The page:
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I am trying to improve performance on my server. I have a few processes that need low jitter (less than 10ms variance).

I have a load average of 4 maximum on an i7-920 (4 physical cores, 8 with HT). There are about 10 processes ranging from 40% to 90% of a core user mode. System usage is 3% total. Total CPU usage is 80% max.

Will setting the kernel from 100hz to 1000hz improve the jitter if tickless and high resolution timers are already set?

This page seems to indicate it still does something.

How about changing from voluntary (PREEMPT_VOLUNTARY) to preemptible (PREEMPT)?

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OS distribution details/version? – ewwhite Apr 9 '12 at 21:44
Ubuntu 11.10 64bit server Linux 3.3 kernel. – Bob Apr 9 '12 at 21:47
You have plenty of user mode load; system time is comparatively negligible. I wouldn't suggest to dance around kernel tunables there. Or obtaining realtime-like scheduling is what you hope to achive? – yarek Apr 10 '12 at 8:40
So are you saying if the system usage is low, none of this makes a difference on responsiveness? – Bob Apr 10 '12 at 20:21

If low jitter is important to you, yes, you may want to use both 1000hz and PREEMPT.

If those processes are really time-sensitive, thought, you will probably need some more realtime-oriented patches/kernels, or at least some process-level scheduling parameters, like rtprio.

Typical uses are audio servers, see for example advice from jackaudio

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I am trying to improve performance on my server. I have a few processes that need low jitter (less than 10ms variance).

Any real time won't improve performance, it'd make the whole system running smoother but a bit slower, in fact. In other words, it's throughput vs. latency. If it's really what you need, then several options:

  • Use 300 Hz or even 1KHz, PREEMPT, and don't use tickless
  • Use nice, schedtool to assign proper priorities/classes according to your needs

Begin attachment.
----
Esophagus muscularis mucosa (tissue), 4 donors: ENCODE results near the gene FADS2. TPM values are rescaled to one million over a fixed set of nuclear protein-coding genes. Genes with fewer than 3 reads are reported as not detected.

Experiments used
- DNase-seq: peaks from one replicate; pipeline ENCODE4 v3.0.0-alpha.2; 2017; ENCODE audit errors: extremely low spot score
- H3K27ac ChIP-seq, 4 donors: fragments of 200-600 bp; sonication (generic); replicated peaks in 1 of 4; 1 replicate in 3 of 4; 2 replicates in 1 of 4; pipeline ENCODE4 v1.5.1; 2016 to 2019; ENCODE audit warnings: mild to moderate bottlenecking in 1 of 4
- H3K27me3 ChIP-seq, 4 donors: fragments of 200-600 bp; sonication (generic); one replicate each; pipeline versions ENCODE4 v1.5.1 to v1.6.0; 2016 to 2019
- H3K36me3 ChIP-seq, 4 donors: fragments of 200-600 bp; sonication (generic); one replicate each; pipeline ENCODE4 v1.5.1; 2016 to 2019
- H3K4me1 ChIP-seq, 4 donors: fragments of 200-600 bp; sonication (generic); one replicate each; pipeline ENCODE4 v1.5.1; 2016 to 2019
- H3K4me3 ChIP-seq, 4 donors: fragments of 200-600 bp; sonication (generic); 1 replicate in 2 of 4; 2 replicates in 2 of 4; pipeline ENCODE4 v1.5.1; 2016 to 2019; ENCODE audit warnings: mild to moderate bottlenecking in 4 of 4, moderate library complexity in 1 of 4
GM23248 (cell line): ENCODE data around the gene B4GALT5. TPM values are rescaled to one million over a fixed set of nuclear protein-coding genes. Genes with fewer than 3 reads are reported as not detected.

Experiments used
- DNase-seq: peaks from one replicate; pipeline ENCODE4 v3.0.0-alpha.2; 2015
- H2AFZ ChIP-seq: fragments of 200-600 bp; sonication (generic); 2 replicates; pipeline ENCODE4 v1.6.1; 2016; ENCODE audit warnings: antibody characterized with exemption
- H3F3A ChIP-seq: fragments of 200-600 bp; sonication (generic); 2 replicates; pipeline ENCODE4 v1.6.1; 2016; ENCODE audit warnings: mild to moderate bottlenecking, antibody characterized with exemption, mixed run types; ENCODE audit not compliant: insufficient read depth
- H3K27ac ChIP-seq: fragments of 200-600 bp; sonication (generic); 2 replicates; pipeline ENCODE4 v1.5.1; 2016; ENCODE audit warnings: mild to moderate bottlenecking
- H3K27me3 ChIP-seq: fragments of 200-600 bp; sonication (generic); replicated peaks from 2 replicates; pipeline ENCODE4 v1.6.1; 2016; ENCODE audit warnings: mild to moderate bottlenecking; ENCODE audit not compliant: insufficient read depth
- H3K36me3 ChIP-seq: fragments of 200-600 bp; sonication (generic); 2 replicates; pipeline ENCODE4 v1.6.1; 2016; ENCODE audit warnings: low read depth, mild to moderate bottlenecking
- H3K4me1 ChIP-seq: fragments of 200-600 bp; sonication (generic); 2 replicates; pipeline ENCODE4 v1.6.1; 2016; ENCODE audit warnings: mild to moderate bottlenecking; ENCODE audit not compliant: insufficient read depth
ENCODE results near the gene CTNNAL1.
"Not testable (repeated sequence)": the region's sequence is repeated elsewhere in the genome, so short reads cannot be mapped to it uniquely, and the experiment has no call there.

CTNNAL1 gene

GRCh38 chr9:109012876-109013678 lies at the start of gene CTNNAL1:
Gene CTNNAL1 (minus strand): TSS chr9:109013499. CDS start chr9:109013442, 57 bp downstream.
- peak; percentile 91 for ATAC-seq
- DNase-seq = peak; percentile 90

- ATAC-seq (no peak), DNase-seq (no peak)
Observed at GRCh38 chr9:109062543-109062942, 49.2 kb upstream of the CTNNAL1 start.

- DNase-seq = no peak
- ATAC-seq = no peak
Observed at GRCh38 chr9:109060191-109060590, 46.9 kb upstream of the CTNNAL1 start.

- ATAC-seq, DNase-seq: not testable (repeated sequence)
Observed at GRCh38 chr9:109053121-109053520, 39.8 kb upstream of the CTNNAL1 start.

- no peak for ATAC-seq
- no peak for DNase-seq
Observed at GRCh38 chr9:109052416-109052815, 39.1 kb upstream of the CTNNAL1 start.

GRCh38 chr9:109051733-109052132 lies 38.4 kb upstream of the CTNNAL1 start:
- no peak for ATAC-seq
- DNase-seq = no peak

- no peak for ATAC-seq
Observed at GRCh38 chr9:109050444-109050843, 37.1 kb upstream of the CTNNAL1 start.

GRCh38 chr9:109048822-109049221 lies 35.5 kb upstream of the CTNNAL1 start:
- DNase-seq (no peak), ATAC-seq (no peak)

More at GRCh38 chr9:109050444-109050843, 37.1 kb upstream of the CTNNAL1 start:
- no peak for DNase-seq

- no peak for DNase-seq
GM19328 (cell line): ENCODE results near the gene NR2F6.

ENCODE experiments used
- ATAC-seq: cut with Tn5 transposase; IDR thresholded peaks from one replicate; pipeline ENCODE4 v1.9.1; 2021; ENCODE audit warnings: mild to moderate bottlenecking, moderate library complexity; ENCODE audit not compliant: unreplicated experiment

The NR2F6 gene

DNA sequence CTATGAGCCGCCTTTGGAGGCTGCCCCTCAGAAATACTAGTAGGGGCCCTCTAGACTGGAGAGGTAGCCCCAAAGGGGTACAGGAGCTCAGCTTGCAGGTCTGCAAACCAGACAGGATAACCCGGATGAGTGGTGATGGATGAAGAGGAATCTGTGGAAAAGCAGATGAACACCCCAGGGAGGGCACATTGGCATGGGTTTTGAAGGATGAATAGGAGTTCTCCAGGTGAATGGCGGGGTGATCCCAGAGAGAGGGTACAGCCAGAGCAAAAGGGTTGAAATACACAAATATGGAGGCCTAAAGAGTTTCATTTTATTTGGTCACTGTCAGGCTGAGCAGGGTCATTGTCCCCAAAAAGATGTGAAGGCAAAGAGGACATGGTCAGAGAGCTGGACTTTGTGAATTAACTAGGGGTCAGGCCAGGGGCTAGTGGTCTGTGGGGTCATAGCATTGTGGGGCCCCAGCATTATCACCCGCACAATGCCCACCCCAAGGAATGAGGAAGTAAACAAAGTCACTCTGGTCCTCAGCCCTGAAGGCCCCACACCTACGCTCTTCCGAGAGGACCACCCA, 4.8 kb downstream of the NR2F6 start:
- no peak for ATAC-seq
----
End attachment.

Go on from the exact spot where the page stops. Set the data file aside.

• Give a try to RT or BFS
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What's wrong with using tickless? – Bob Apr 11 '12 at 22:19
@Bob, It's good for powersaving, but in case you care about latency, it's recommended to be off, for e. g. – poige Apr 12 '12 at 1:16

1) Don't use tickless, it's still highly experimental and not recommended to anyone but developers working on it, it is also meant to help to powersave.

2) Fully preemtible system is supposed to increase responsiveness of desktor, while voluntary preemptible is for general use (mix of responsiveness and troughput). If your server got SMP (multiple cores), you should probably go for non-preemptible, since most work will be executed on their cores and without interrupts, which generally 1) take time 2) trash cache

3) 1000Hz is desktop value which introduces overhead, but allows to for example play games and stuff. 300 hz is value that is recommended for video (so stuff can reschedule and you still won't miss frames), while 100Hz provides best troughput (though not geared for lowlatency network stuff).

If you want to go as stable as it gets (without using RT patches), you should go: periodic ticks (stability) non-preemptible (stability) timer-frequency (up to you, 1000 for best responsiveness and low latiencies, 100 for best troughput but 10ms resolution on timer, e.g. stuff will run at least 10ms)

Hope this somewhat helps.

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